Another IoT Security "Uh-Oh": 26 Flaws in Open-Source Zephyr and MCUboot Stacks

June 18, 2020 Brandon Lewis

The open-source Zephyr RTOS and MCUboot projects have been growing in popularity for both suppliers and developers in the IoT ecosystem, as together they include all of the drivers, libraries, stacks, and file systems required to develop a full-blown application suitable for tiny edge devices. It also doesn't hurt that they're free.

Like with any open-source technology, maintaining and improving the Zephyr and MCUboot codebases fall to the community,  which many equate to  better security. Indeed, a recent Forbes article covering the Zephyr project stated "open-source software is generally deemed more secure, as anyone can inspect and debug the code."

I guess the operative word in that sentence is "generally."

NCC Group, one of the world's largest security consulting firms, recently conducted an independent research examination that analyzed the security posture of both the Zephyr RTOS and MCUboot secure bootloader, and found more 26 vulnerabilities of varying severity.

Jennifer Fernick, Head of Research at NCC, spoke with Embedded Computing Design about findings from the company's "Research Report – Zephyr and MCUboot Security Assessment."

What critical vulnerabilities were found in your examination of the Zephyr RTOS and MCUboot secure bootloader, and, more importantly, what are their implications on the security of IoT systems?

FERNICK: The research in this report focused on the Zephyr RTOS and the MCUboot bootloader, where the researchers uncovered 25 vulnerabilities in Zephyr and 1 vulnerability in MCUboot. We know that the Zephyr RTOS holds about 3 percent of Internet of Things market share, and that this influence is growing rapidly as a result of the support of many chipset manufacturers including Intel, NXP, Nordic Semiconductor, and others. 

The critical vulnerabilities were both in the Zephyr network stack, which included both a stack buffer overflow attack, as well as a memory corruption vulnerability. Through exploitation of this specific buffer overflow, an attacker may cause a denial of service or gain code execution within the device kernel when a malicious ICMP packet is received on devices that enable the specific build options, while through exploitation of this specific memory corruption vulnerability a remote adversary can send an MQTT packet with a malformed header in order to induce memory corruption within the Zephyr kernel, possibly leading to code execution.

The high-risk vulnerabilities were both data validation bugs in the Zephyr USB stack, and included a global buffer overflow attack in the driver used for firmware updates over USB, as well as arbitrary read/limited write in the USB Mass Storage Driver. Through exploitation of these USB vulnerabilities, an adversary with physical access to a Zephyr device can induce a denial of service or possibly achieve code execution within the kernel. Denial of service vulnerabilities could mean that IoT devices deployed in remote locations may require physically visiting a device to perform a manual reboot before the device will be operational again, and whereby kernel-level code execution allows the attacker to compromise and take complete control of the device, running arbitrary code, undermining functionality of the device, and which could potentially even include pivoting to attack other devices on the same network, or to attempt to achieve a foothold or persistence on the associated network.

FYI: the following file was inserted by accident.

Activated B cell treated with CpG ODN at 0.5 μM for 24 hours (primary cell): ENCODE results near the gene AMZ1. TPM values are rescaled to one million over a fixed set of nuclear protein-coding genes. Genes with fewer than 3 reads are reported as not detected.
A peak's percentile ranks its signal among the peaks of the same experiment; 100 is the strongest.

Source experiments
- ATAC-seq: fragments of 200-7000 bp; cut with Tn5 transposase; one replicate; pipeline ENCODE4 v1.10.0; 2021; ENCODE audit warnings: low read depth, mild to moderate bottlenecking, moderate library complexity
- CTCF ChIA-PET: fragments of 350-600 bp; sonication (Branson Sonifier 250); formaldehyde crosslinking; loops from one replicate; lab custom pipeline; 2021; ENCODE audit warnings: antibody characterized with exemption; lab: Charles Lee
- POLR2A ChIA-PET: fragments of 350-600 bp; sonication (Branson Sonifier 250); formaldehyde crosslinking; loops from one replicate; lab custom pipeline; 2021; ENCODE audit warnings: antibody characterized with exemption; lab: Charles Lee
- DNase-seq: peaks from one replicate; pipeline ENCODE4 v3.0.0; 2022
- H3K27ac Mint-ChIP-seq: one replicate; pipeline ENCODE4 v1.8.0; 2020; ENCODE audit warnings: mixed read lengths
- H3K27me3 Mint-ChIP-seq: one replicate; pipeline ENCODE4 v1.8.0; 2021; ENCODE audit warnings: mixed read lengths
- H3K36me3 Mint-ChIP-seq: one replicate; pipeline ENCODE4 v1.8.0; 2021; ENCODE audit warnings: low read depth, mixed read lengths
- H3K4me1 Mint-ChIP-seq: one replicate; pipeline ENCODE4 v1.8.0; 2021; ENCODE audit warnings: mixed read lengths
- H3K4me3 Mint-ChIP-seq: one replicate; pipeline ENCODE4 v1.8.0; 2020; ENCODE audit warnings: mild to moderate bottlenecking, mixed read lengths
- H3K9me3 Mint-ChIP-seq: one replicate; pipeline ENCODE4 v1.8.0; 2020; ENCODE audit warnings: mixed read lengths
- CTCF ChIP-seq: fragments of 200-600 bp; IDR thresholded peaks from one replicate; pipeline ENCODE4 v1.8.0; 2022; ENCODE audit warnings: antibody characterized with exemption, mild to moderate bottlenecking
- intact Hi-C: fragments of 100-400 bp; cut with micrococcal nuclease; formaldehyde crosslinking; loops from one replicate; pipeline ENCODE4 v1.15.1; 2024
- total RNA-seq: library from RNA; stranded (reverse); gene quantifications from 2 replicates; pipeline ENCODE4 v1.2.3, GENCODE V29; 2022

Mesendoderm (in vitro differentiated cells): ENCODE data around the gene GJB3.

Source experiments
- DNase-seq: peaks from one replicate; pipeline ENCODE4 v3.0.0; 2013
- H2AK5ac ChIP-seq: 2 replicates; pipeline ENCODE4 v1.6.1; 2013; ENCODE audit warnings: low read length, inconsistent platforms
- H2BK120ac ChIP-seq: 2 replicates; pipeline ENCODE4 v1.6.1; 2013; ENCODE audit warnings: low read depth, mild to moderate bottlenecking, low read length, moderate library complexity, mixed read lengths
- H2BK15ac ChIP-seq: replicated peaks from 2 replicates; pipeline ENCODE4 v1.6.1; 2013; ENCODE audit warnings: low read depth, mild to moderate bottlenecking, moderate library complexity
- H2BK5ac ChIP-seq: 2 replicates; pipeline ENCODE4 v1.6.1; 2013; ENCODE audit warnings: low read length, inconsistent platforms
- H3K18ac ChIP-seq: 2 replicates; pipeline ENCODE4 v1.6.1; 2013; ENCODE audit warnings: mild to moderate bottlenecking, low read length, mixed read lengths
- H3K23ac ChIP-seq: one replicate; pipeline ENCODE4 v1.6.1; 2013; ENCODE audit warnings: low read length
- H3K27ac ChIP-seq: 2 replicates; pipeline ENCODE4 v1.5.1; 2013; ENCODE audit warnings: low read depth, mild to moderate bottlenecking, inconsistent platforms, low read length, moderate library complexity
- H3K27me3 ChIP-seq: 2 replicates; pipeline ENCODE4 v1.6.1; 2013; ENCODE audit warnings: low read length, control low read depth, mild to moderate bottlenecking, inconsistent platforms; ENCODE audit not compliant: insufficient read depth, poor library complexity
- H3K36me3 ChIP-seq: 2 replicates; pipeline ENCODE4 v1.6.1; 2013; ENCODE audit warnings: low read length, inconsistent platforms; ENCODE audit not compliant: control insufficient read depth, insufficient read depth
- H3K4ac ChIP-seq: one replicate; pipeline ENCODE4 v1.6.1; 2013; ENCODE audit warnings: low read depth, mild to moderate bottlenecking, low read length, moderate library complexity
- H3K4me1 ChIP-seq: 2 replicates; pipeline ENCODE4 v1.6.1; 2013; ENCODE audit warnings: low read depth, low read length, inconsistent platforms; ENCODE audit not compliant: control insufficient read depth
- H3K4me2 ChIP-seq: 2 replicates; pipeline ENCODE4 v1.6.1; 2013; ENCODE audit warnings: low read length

How difficult is it to remedy these Zephyr vulnerabilities? Let's focus specifically those in the USB stack?

FERNICK: NCC Group reported five vulnerabilities in the Zephyr USB stack. The highest risk vulnerabilities are that the USB DFU Mode Can Overflow a Global Buffer in the DFU_Upload Command and the Arbitrary Read and Limited Write in the USB Mass Storage Driver.

The USB DFU Mode Global Buffer Overflow compromise involves exploitation of a buffer overflow vulnerability present in Zephyr’s USB DFU driver, which is typically used for local firmware update over USB. Through this vulnerability, an adversary with physical access to the device is able to induce, at minimum, a denial of service within the device, and in some cases even achieve code execution within the kernel, by inserting a malicious payload into internal flash memory via the USB DFU interface and then triggering a global buffer overflow. However, it should be noted that the exploitability of this depends on the memory layout of the specific Zephyr build. This issue has been fixed, and can be remedied through introducing basic checks on the sizes in specific input variables to mitigate buffer overflow.

In researching the USB Mass Storage Driver, our team found that there was an issue in the interaction between the USB Mass Storage Driver – which is used to enable the Zephyr device to act as a USB storage drive – and the RAM storage, whereby a base address that is greater than the total size of the RAM disk will lead the USB driver to error in way that results in a malicious disk read query being able to read memory past the end of a global buffer, which can disclose kernel memory contents and enable an attacker to obtain code execution within the kernel. This issue has been fixed, and can be remedied through introducing basic checks on the sizes in specific input variables to mitigate buffer overflow, and ensuring that bounds-checking is performed in a way that will not be unintentionally stripped from production builds.

A medium-risk vulnerability is Out-Of-Bounds Write in the USB Mass Storage memoryWrite Handler  with Unaligned Sizes. The finding in the memoryWrite handler was that the page array could be overwritten during  the copy of USB transfer data from buf to page when USB packet and storage block sizes are misaligned, which, depending upon the layout/order of specific global variables, could in some cases be exploitable. This issue has been fixed, and could be fixed by increasing the size of the page buffer to meet some minimum threshold, and by, upon write completion, moving any remaining data to the beginning of the buffer. 

Another medium-risk vulnerability was Integer Underflow in USB Mass Storage Driver Write and Verify Handlers. This vulnerability is related to the memoryWrite and memoryVerify functions in Zephyr, where input sanitization is improperly implemented, resulting in an integer overflow. This vulnerability enables an attacker to either leak stack memory contents, or to corrupt global kernel memory, based on the size value selected, but is only exploitable for specific memory layouts since the attacker does not directly control the requisite parts of the stack buffer. This issue has been fixed, in a manner similar to the other input sanitization checks discussed previously.